What’s next: “We have 825 affordable units in our pipeline of approved projects that haven't been built yet,” Williams said. “This is compared to 729 affordable projects supported in the program’s entire previous history. We really ramped up on what we’re doing on affordability.”
The challenge: Housing insecurity and homelessness
Nonprofits and faith leaders are seeing a growing number of people struggling to pay their rent and mortgages, and on the verge of homelessness. This is corroborated by the state's latest numbers on homelessness. The number of homeless people in Oregon increased by six percent this year. This includes increases in both the number of sheltered (three percent) and unsheltered (eight percent) people.
Parklane Church: "If people can't get to work,
they can't pay to stay in their homes."
The response: Free car oil changes.
What it looks like: Three times a year Parklane Christian Reformed Church offers a free car oil change to anyone who needs it. Volunteers leave flyers on people’s cars in the neighborhood to let them know when to save the date. Within 24 hours of distributing the flyers, “I usually have about 60 voicemails on the church answering machine from people who would love a free oil change,” said Pete Armstrong, the church’s pastor. This is one of several ways in which the church helps neighbors who are struggling to get by and for whom transit may not be practical.
Why it matters: “You know, everything is connected,” Armstrong said. “So if people can't get to work, they can't pay to stay in their homes. So we're trying to address the problem in various different steps along the way.”
“We serve a lot of marginalized families, a lot of single parent households, a lot of people for whom getting a $50 or $60 oil change is a luxury that they can't they can't really afford this month,” he said. Daily, people come to the church asking for help to pay rent or utility bills, and the church helps as much as it can.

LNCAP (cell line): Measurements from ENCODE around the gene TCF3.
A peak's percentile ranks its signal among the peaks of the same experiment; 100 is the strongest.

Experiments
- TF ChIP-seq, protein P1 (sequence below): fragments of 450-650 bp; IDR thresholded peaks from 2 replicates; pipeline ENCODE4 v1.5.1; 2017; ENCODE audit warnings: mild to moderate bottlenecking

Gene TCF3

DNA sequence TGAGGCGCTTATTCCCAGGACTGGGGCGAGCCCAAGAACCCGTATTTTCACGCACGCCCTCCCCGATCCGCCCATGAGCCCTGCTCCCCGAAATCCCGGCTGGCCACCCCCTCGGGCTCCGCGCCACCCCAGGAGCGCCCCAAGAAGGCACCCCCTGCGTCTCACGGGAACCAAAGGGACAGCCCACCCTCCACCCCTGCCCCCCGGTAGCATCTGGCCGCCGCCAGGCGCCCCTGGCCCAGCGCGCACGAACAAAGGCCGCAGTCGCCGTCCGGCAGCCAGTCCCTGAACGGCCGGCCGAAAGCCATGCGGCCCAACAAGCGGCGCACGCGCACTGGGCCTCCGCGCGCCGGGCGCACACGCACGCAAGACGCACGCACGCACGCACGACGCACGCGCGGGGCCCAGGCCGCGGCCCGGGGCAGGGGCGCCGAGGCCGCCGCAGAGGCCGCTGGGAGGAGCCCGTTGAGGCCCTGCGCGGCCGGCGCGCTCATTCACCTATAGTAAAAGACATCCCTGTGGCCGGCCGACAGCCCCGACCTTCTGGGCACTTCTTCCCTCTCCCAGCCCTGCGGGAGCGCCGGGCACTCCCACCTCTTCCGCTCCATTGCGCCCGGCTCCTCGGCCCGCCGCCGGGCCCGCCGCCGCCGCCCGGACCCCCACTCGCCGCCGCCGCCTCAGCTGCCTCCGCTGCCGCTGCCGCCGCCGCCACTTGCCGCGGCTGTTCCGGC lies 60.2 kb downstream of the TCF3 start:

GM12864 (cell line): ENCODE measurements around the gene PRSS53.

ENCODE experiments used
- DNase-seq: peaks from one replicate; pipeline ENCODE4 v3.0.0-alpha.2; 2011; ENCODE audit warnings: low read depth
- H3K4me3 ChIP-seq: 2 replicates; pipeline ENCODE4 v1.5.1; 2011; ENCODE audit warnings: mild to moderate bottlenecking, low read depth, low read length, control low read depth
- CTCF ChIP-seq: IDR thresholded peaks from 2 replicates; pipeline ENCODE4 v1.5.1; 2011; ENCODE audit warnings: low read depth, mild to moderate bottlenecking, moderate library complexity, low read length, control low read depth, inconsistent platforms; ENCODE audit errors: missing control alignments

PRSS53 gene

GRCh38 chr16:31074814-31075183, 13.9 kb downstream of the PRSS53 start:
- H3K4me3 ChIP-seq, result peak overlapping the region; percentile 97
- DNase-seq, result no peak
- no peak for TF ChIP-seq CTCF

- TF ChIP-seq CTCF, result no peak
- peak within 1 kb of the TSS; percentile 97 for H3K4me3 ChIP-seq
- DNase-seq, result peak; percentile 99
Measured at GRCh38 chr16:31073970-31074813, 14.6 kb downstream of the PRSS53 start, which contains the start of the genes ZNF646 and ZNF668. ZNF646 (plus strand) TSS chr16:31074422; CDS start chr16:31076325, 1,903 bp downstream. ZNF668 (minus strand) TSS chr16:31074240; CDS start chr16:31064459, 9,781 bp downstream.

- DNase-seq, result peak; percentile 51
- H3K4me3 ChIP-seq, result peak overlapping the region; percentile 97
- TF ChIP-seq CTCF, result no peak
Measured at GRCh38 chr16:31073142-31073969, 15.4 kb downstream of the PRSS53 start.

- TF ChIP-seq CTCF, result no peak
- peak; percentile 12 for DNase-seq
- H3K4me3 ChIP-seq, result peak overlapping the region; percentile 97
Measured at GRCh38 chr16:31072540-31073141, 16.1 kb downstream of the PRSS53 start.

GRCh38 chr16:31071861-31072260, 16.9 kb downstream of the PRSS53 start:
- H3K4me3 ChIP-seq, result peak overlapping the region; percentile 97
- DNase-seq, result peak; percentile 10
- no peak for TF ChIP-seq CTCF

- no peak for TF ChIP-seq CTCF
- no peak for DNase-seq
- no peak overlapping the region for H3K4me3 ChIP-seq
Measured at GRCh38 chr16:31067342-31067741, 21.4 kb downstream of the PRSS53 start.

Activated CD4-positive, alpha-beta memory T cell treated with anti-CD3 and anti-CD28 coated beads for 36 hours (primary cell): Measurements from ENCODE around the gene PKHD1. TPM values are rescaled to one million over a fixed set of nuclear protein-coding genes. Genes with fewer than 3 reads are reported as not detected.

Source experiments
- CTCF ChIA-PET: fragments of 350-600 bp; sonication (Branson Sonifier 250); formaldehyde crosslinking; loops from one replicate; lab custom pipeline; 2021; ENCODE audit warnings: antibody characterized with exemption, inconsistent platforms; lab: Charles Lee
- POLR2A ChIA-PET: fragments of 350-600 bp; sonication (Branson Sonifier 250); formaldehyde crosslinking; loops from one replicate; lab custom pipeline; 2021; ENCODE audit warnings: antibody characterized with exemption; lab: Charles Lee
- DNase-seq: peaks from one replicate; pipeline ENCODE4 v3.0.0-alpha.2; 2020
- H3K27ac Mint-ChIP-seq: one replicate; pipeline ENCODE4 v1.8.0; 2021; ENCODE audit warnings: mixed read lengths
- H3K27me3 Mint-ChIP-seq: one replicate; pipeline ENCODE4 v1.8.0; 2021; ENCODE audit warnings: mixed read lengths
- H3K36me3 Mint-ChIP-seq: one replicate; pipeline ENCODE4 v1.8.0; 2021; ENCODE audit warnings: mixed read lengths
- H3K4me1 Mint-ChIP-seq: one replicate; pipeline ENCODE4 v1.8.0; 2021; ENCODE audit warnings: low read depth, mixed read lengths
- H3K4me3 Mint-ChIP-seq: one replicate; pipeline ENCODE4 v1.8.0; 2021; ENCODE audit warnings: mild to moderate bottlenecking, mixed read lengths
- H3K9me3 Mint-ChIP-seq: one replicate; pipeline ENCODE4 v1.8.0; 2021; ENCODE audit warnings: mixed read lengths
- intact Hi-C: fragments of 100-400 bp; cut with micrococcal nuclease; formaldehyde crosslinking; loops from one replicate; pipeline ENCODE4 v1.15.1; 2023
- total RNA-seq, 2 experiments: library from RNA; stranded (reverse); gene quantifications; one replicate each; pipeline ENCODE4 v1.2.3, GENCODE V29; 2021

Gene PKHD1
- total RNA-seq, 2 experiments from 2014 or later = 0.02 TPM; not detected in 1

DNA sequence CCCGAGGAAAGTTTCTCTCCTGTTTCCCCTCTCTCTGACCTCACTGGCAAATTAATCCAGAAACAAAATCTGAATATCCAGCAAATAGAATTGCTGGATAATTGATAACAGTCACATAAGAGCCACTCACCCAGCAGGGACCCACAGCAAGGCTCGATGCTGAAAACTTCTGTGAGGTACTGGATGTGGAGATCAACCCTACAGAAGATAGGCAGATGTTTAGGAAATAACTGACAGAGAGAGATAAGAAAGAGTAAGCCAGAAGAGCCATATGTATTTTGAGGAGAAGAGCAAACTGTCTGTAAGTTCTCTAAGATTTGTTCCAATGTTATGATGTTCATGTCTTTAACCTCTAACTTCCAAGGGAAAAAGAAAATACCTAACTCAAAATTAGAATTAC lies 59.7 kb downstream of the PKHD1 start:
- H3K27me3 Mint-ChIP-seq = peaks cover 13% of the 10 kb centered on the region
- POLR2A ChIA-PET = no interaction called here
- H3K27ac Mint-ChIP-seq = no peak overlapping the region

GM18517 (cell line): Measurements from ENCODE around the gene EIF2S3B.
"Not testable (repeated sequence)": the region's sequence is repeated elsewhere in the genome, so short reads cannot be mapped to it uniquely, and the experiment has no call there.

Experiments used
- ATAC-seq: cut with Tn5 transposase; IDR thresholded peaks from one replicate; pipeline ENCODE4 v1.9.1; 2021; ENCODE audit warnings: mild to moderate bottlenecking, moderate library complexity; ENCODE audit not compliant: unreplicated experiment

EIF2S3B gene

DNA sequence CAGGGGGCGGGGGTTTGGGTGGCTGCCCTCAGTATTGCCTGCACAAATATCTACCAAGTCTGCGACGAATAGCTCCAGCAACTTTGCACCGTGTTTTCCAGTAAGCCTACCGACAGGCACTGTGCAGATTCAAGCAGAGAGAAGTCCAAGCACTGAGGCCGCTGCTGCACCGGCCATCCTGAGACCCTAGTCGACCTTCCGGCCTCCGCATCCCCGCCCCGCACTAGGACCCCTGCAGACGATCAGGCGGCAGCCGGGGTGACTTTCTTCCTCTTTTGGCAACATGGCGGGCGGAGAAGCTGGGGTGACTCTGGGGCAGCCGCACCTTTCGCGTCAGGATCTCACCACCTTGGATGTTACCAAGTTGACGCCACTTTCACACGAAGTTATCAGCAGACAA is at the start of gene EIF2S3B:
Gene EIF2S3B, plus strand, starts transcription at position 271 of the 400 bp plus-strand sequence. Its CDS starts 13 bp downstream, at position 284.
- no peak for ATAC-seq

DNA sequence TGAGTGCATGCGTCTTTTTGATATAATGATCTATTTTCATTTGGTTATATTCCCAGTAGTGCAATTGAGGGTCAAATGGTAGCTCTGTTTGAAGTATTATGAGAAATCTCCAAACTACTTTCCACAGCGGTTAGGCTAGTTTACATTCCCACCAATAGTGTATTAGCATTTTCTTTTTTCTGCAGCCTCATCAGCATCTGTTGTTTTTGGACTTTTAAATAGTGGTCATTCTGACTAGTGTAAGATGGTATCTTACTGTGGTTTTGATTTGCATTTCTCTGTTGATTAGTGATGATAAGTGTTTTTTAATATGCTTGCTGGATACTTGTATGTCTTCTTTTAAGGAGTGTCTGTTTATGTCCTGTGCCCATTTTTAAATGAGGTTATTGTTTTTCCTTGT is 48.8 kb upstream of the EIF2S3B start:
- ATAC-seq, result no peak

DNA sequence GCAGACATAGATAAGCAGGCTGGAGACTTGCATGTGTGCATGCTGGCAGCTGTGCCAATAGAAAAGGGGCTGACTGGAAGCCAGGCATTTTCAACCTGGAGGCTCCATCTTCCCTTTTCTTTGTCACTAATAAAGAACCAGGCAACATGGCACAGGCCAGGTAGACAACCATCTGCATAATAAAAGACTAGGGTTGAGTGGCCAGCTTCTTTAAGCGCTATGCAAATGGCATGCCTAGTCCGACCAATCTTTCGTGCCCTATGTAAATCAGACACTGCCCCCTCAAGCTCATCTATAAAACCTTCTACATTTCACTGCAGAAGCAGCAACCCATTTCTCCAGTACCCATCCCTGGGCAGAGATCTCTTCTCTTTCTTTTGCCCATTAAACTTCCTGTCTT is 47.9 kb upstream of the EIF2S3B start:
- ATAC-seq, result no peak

Armstrong regularly meets with other faith leaders to exchange ideas about how to help the homeless. One idea they're still exploring is offering spare space on church properties to build transitional housing, such as tiny homes.
“I've been in full-time ministry for 15 years and these are not things that that we were talking about 10 or 15 years ago,” he said, highlighting the urgent need to come up with creative solutions.
What’s next: Armstrong said efforts are underway to reach out to leaders from different faith groups to continue exchanging ideas. “We're linking arms with anyone who wants to serve the common good of our city,” Armstrong said. “I think we all recognize that we've got some major challenges. So we're we are all about setting aside our differences and serving our neighbors.”
Rosewood Initiative and Human Solutions: Prevent evictions
The response: Help families in East Portland from getting evicted by making emergency rent payments for up to three months.
What it looks like: “Last year we were seeing loads of community members come into Rosewood asking for help with housing payments,” said Jenny Glass, the executive director of the Rosewood Initiative. “So we teamed up with Human Solutions to get funding from Multnomah County for an eviction prevention program.” Families in urgent need of rent assistance call a hotline number to get help. Nearly 180 families have received rent assistance since the beginning of this partnership.
Why it matters: “A majority of the assistance was used to prevent families from becoming homeless – diverting them from [our] Family Center shelter,” said Patricia McLean, project manager at Human Solutions. Funding is nearly gone, so the organization has enough money in the program to help only a few more families this year. Human Solutions has two year-round shelters: one for single women and another no-turn-away shelter for families. The family shelter hosted about 130 people at any one time when it first opened. Now it serves about 400 people with overflow help from partners that include churches.